July is National Ice Cream MonthIce cream is one of America's favorite treats during the hot summer months. The International Dairy Foods Association says ice cream and other frozen desserts are enjoyed by 90 percent of households.. July is National Ice Cream Month and although ice cream and other frozen desserts are a fun treat, they can differ widely in fat and calorie content. Check out the following tips on how to keep this sweet treat within a healthy diet plan and serve it safely.
Tips for cutting calories, keeping flavor, and food safety with ice cream:
· Ice cream and nutrition. Premium ice cream is usually higher in cost, fat, and calories. Ice cream with a higher fat content tastes richer and smoother. Typically a 1/2 cup of vanilla ice cream will have around 150 calories and 7 grams of fat per serving. Reading Nutrition Facts Labels is a great way to compare brands and make healthier purchases. Check the nutrition label of your favorite brand and see how it measures up. As always, moderation and portion sizes are important.
· Frozen dairy product facts. Ice cream has the highest milk fat and milk solids content, ranging from 10 to 14 percent, with specialty versions as high as 20 percent. Ice milk usually has more sugar and milk fat ranges from 2 to 7 percent. Sherbet has less milk fat and solids (between 1 and 2 percent), more sugar, and usually contains fruit. Frozen yogurt is made from cultured milk and has less milk fat than ice cream and less sugar than sherbet.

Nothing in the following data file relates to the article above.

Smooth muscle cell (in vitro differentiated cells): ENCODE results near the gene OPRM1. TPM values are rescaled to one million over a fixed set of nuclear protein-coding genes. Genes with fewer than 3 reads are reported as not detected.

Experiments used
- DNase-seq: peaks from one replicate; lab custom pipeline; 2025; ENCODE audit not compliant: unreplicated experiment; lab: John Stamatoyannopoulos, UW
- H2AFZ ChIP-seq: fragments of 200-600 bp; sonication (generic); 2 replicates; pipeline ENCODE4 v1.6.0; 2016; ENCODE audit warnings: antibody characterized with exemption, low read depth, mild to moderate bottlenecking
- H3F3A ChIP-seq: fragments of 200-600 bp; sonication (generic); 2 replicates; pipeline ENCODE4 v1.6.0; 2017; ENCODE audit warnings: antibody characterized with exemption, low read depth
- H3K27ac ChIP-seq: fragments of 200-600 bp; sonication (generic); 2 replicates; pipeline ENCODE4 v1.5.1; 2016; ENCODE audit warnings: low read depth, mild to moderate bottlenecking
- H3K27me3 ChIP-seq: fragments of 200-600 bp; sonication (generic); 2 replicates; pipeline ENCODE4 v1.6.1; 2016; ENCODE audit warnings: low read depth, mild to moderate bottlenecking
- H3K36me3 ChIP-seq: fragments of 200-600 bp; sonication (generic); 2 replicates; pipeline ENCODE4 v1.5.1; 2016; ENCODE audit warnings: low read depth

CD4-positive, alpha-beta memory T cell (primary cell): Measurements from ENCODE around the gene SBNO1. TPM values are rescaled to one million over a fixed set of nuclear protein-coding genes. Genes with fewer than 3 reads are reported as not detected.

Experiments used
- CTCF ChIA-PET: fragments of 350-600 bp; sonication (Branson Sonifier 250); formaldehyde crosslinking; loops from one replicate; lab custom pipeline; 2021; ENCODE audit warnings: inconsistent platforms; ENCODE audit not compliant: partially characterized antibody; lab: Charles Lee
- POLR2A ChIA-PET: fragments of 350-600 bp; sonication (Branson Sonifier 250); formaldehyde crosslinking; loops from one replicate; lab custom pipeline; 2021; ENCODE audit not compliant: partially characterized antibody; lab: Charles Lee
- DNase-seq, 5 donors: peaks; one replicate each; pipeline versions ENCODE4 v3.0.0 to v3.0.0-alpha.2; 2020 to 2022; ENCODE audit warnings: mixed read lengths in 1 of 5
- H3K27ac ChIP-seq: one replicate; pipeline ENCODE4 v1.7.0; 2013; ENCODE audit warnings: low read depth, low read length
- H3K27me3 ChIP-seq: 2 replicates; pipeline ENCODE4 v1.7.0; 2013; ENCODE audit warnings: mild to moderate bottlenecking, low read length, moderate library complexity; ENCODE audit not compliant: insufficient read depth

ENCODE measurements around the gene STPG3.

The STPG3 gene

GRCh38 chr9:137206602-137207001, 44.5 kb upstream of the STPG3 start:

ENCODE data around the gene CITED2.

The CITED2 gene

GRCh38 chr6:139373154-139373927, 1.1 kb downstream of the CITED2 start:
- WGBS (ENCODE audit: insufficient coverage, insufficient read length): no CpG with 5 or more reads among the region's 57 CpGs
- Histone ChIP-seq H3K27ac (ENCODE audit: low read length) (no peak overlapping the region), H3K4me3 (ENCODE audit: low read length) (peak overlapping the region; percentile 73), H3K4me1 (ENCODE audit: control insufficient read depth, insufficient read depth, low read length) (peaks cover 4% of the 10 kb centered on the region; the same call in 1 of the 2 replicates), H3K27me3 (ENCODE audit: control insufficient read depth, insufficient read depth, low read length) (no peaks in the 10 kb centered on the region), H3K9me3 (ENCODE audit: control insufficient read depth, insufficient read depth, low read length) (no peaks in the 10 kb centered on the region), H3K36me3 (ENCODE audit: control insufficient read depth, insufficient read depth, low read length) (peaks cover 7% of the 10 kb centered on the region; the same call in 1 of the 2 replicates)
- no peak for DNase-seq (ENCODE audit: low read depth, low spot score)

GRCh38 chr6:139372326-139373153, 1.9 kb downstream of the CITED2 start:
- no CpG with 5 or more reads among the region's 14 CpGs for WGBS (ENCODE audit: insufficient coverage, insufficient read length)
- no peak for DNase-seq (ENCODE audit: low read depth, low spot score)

· Storing ice cream safely. When buying ice cream and other frozen desserts, be sure they are frozen solid and the container is not sticky or frosted. Have ice cream double bagged or bring an insulated bag to reduce melting on the way home. Ice cream can be stored in the freezer unopened for up to two months and opened for two to three weeks at 0 degrees Fahrenheit or below. If stored longer than one month, overwrap the original container with freezer paper or wrap. Once the ice cream is opened, consume within seven to ten days for best quality. If ice cream or other frozen dairy products thaw completely, they should be thrown away due to the danger of bacterial growth.
· Cut the calories, keep the flavor. Typically when people are watching their weight, ice cream ends up on the "do not eat" list. Instead of serving a big bowl of ice cream with a handful of berries on top, flip the ingredients around. Enjoy a bowl of berries crowned with a small scoop (about ½ cup) of ice cream. For example, one cup of strawberries has about 50 calories and fiber, folate, potassium, and vitamin C. A half cup of a light ice cream adds about 100 calories and calcium.
· Premium ice cream and portion sizes. Some premium ice creams just aren't available in low-calorie options. However, a small amount of a higher-calorie food is sometimes all it takes to satisfy the taste buds. Try scooping two or three tablespoons of a premium ice cream into a smaller container for you or your guests, such as a juice or shot glass. Serve on a small plate with a little cookie and keep calories around the 200 level.
Adapted from Lisa Franzen-Castle, PhD, RD, University of Nebraska-Lincoln Extension Nutrition